13. … looking thru that Scottish Law Commission repart again, there is a one paragraph super-short summary of the law:

    “Contracts with third parties

    2.4 Since an association has no status in law, liability under a contract purportedly entered into on its behalf is likely to be a personal liability of some or all of the members of the association who have expressly or impliedly authorised it. Depending on the circumstances, that might be all of the members (where, for example, the contract was authorised or ratified at a general meeting), or all of the management committee, or one or more persons (whether office-bearers or not) who assumed the responsibility for entering into the contract. This is unsatisfactory from the point of view of committee members undertaking liabilities on behalf of the club. Such liabilities could be substantial: for example, redundancy payments to former employees, or the cost of statutory repairs to buildings or dilapidations at the termination of a lease. Provided that the committee members act within their express or implied authority, they will have a right of relief against association funds. This may not, however, be sufficient to prevent them from sustaining personal loss. They have no right of relief against other members for anything beyond their respective subscriptions.”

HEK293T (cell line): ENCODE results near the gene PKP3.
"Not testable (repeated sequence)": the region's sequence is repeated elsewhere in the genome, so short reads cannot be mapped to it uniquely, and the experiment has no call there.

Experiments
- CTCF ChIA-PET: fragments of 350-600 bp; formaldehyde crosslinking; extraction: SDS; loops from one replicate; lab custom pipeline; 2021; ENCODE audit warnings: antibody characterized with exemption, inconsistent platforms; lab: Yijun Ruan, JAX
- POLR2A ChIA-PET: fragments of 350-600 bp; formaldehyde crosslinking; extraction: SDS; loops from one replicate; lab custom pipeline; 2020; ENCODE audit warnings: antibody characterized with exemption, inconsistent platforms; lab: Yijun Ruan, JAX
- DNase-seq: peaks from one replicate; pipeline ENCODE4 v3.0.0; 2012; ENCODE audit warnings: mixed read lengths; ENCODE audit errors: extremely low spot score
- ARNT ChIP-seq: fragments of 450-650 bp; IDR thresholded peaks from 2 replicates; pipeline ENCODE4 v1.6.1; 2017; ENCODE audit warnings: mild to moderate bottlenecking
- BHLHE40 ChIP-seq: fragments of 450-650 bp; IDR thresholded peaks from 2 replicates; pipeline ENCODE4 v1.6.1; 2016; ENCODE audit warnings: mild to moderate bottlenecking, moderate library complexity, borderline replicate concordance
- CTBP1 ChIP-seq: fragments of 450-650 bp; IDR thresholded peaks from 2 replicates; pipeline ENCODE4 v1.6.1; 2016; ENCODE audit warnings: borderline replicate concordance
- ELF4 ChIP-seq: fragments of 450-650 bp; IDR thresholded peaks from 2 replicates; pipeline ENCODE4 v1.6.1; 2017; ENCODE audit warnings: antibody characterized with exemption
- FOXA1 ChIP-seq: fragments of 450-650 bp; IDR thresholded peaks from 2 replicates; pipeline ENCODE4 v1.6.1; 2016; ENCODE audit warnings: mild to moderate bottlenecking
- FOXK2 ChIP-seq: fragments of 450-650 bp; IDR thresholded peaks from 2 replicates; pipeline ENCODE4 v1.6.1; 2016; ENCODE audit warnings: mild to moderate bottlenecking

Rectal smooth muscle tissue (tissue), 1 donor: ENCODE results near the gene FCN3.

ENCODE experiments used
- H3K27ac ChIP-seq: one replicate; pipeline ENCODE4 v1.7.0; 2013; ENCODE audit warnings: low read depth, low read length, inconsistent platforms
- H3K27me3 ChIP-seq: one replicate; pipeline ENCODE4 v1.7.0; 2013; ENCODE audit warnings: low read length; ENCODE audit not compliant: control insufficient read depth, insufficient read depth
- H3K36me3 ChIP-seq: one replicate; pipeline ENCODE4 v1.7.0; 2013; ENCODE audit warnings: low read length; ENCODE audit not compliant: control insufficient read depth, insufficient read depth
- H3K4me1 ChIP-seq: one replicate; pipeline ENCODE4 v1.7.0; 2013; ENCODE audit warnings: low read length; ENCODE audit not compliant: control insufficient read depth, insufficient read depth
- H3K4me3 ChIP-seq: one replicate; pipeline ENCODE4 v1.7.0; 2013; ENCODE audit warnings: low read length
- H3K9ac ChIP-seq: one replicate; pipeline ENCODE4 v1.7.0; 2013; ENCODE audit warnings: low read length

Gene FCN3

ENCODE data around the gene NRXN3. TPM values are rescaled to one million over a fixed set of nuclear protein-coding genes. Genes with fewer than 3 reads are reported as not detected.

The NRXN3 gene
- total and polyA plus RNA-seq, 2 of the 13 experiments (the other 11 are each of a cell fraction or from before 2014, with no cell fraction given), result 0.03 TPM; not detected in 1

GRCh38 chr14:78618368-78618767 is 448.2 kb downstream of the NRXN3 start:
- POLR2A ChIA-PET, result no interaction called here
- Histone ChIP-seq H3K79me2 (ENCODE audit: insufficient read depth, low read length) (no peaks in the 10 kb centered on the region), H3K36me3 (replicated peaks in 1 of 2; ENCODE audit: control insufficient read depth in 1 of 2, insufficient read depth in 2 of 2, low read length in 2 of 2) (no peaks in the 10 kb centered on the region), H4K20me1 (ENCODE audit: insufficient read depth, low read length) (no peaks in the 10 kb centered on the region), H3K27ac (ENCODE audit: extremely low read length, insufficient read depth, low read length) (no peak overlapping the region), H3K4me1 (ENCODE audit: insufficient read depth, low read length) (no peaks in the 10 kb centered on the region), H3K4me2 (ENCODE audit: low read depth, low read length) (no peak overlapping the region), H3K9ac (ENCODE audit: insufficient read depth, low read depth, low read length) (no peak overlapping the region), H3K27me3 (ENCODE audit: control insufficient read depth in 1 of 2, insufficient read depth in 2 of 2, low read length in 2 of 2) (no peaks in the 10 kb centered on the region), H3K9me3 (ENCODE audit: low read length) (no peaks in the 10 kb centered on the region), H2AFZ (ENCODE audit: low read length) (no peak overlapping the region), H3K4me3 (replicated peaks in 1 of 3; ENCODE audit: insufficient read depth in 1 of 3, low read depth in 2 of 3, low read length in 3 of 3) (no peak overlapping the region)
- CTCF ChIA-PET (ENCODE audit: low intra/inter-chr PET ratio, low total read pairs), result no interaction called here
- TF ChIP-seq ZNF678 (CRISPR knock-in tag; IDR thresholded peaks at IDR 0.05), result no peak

But still well worth reading pages 2 to 3 and 7 to 12 for a better understanding.

    The report also says English law is essentially the same as Scottish in footnote 3 on page 7:

    “We are not aware of any material differences between the law of Scotland and the law of England and Wales regarding unincorporated associations. In this Report we cite decisions from England and Wales, and also Privy Council judgments in appeals from other Commonwealth jurisdictions, as representing the law of Scotland where, as is often the case, no Scottish authority exists.”

    • I heard that to, but I think that is an over simplification. I think you have to think about it in contract-law terms, where there is an implied contract with a number of specific individuals.

      You have to think of the events that enable individuals to leave and join the loan contract. eg Signed handover paperwork that assigns the existing contracts to the new General Secretary. Possibly taking up a new NEC position, if the joiners paperwork alludes to the loans. Agreeing the accounts might also be a sufficient assent to join the contract.

      Obviously when the loan terms were renegotiated that probably created a new contract with whoever signed it on the Labour Party side.

      I’ve read that the Labour Party has moved all finance discussion into a sub-committee. Purpose partly so a particular clique has control, but I suspect that it might mean no legal liability for NEC members outside that sub-committee. Reading the Scottish Law Commission report suggests the contract can only be with individuals who know (or should have known) sufficient detail of the contract. If ordinary NEC members are blocked from knowing the detail, I suspect a court might well say they cannot be parties to the loan contract.

      I suspect this may end up in the courts eventually if the rich individuals all want to get thier money back, rather than turning them into gifts at some point.

  14. As I understand it Labours total Debt is around £27Million, made up of loans & overdraft. The policy appears to be to refuse to discuss it.